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Antioch College

Dion Green, one of three Coretta Scott King Center 2022 award recipients, addressed the guests during the center’s annual Legacy Luncheon on Friday, April 29, at the Antioch College Wellness Center. (Cheryl Durgans)

Coretta Scott King luncheon lifts up

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Community organizing, healing and relationships were among the themes highlighted during the sixth annual Legacy Luncheon ceremony presented by the Coretta Scott King Center on Friday, April 29, at the Wellness Center on the Antioch College campus.

“There are things happening that require us to be in community,” the Coretta Scott King Center’s executive director, Shadia Alvarez, told the event’s 100-plus guests in honoring three area individuals selected for 2022 awards.

Yellow Springs High School graduate Julian Roberts, an alum of The Ohio State University currently completing nursing training at the University of Cincinnati, received the 2022 Trailblazer Award for her efforts in co-organizing and leading 25 weeks of Speaking Up for Justice marches and rallies in Yellow Springs through the summer of 2020 after the police killing of George Floyd.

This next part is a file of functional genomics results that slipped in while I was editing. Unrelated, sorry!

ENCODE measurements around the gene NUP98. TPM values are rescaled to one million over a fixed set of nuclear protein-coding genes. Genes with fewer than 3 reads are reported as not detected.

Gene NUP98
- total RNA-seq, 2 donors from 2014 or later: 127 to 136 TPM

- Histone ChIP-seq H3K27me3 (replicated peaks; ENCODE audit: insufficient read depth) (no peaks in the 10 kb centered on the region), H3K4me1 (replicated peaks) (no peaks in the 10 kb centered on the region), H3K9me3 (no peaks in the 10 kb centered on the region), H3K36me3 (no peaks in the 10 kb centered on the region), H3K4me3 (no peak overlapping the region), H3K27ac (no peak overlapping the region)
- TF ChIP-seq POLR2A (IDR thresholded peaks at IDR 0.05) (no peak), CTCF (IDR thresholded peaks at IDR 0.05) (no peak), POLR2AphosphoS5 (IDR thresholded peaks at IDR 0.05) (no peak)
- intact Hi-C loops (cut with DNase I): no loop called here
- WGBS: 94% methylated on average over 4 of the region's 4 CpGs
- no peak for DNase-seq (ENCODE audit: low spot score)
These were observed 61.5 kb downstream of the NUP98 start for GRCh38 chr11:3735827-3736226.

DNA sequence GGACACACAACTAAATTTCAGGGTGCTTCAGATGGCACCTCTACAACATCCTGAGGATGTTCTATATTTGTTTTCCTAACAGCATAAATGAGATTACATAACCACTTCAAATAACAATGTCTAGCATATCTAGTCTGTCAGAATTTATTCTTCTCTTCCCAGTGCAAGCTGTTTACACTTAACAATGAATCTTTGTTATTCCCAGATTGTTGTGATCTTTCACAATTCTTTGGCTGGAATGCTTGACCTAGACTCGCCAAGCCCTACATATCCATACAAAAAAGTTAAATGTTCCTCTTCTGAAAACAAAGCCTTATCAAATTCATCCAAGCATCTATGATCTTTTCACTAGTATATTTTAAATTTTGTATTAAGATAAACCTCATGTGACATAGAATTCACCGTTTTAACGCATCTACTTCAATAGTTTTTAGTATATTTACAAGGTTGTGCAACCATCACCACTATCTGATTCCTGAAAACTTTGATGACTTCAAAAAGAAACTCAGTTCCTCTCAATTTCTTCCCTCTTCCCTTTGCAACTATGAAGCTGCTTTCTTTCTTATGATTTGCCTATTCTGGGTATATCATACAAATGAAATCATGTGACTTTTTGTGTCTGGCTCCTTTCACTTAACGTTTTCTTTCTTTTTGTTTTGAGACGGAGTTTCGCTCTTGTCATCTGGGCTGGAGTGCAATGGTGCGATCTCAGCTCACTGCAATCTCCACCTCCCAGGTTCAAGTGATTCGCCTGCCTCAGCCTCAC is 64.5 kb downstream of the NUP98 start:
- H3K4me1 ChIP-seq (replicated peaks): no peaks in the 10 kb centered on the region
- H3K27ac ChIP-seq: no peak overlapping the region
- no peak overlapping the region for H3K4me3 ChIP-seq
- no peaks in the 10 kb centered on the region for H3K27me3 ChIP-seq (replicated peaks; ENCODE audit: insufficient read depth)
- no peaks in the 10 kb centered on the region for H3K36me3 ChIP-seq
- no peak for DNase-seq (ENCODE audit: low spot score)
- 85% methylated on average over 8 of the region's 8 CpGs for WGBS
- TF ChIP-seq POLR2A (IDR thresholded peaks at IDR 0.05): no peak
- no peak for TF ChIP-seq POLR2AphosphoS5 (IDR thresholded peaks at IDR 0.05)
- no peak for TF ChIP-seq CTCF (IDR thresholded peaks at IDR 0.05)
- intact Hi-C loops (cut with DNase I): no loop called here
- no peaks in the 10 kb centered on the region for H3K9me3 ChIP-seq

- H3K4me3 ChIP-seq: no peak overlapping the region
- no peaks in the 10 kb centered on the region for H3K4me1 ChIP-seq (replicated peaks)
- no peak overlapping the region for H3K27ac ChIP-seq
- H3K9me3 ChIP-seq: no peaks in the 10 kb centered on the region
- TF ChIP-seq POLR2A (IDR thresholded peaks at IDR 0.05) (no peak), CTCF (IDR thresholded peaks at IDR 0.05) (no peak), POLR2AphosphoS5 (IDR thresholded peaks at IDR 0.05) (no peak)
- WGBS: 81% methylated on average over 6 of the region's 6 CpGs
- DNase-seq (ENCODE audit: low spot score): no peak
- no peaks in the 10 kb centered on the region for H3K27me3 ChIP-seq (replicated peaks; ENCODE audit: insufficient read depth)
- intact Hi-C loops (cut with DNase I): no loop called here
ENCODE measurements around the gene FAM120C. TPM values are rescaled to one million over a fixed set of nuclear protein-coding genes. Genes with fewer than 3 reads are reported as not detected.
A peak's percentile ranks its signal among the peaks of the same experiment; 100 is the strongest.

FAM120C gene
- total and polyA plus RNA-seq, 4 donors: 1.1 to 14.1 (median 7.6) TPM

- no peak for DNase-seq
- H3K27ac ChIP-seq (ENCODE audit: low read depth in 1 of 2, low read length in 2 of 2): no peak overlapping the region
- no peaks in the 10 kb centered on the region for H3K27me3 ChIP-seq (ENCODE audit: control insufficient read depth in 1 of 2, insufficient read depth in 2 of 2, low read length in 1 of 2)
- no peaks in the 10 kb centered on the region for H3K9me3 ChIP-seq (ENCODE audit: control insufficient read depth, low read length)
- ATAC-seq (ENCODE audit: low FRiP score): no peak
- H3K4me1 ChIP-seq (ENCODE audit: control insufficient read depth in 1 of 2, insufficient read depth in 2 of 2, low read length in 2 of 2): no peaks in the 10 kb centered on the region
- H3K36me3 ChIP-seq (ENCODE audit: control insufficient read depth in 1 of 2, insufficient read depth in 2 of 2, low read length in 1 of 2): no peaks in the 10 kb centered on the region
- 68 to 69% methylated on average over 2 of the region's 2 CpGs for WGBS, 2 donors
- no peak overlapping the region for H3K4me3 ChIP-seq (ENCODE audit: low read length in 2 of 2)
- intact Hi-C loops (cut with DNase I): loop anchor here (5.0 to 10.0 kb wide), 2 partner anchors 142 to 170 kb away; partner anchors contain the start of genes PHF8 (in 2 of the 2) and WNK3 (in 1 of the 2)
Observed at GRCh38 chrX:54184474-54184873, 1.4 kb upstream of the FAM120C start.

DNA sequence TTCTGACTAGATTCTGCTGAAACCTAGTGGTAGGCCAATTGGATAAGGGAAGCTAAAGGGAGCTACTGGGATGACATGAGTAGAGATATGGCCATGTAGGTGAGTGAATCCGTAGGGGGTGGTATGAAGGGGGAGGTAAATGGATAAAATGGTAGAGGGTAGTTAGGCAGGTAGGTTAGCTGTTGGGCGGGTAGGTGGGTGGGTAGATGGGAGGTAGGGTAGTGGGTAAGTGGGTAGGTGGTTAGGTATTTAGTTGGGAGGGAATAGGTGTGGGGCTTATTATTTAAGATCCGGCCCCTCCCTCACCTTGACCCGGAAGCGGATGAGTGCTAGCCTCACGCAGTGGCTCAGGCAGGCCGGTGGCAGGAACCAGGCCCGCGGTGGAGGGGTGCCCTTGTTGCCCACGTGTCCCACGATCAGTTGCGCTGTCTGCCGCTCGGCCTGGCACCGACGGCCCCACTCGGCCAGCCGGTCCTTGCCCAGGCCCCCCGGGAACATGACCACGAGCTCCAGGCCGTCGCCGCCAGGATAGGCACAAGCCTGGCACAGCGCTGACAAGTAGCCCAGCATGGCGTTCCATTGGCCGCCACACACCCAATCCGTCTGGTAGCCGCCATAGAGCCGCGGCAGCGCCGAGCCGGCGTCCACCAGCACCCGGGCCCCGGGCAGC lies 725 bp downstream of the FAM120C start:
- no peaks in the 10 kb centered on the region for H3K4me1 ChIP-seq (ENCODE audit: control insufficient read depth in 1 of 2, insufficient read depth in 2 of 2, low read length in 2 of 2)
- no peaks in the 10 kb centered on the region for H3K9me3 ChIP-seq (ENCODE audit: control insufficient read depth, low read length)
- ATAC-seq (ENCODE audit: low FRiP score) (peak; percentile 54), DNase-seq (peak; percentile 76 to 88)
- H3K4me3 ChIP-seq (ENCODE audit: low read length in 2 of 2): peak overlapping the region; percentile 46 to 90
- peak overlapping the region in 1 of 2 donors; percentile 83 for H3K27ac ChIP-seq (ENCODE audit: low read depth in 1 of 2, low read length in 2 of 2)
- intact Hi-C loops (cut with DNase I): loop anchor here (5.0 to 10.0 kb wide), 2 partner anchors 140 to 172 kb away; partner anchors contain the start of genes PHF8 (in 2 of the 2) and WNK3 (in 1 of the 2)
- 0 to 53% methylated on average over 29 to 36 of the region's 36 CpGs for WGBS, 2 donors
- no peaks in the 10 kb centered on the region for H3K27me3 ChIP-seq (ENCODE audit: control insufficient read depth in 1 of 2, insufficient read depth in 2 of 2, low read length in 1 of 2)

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“I, like many of the other members of the community, felt the need to do something,” Roberts said in accepting her award. Even small acts can have large outcomes, she said.

“Making change on a small scale can get attention. Small voices can become a consistently large crowd,” she said.

Dion Green, of Dayton, one of two 2022 Legacy Award recipients, followed the horror of his father’s death during the August 2019 mass shooting in Dayton’s Oregon District by founding Flourishing Under Distress Given Encouragement (FUDGE), a nonprofit organization that helps survivors through traumatic experiences with resources and support.

“I wish I wasn’t up here,” he said tearfully while accepting his award. Green said that after the death of his father and the other shooting victims, which followed barely two months after the loss of his home in the May 2019 tornadoes, he was angry.

And he asked: “Why me, why me?”

But the “why me,” turned into “why not me?” he said. “So I stepped into it.”

Green said he’s come to see that “we all have a form of trauma,” and his goal is to “honor [the losses] with action.”

“Don’t talk about it. Be about it,” he told the gathering.

The second 2022 Legacy Award recipient, Adriane Miller, of Yellow Springs, is executive director of the National Conference for Community and Justice of Greater Dayton, or NCCJ.

Miller said her organization is “dedicated to eliminating bias, bigotry and all forms of discrimination.” She said their primary method in pursuing that mission is through relationship building.

“When we take the time to get to know people, that’s when change happens,” Miller said. “There are good people out there,” she continued, urging the luncheon attendees to seek out and get to know others from all areas of the community.

The annual Legacy Luncheon commemorates King, a civil rights leader and widow of Dr. Martin Luther King Jr. An alumna of Antioch College, she died Jan. 30, 2006, and would have turned 95 on her most recent birthday April 27.

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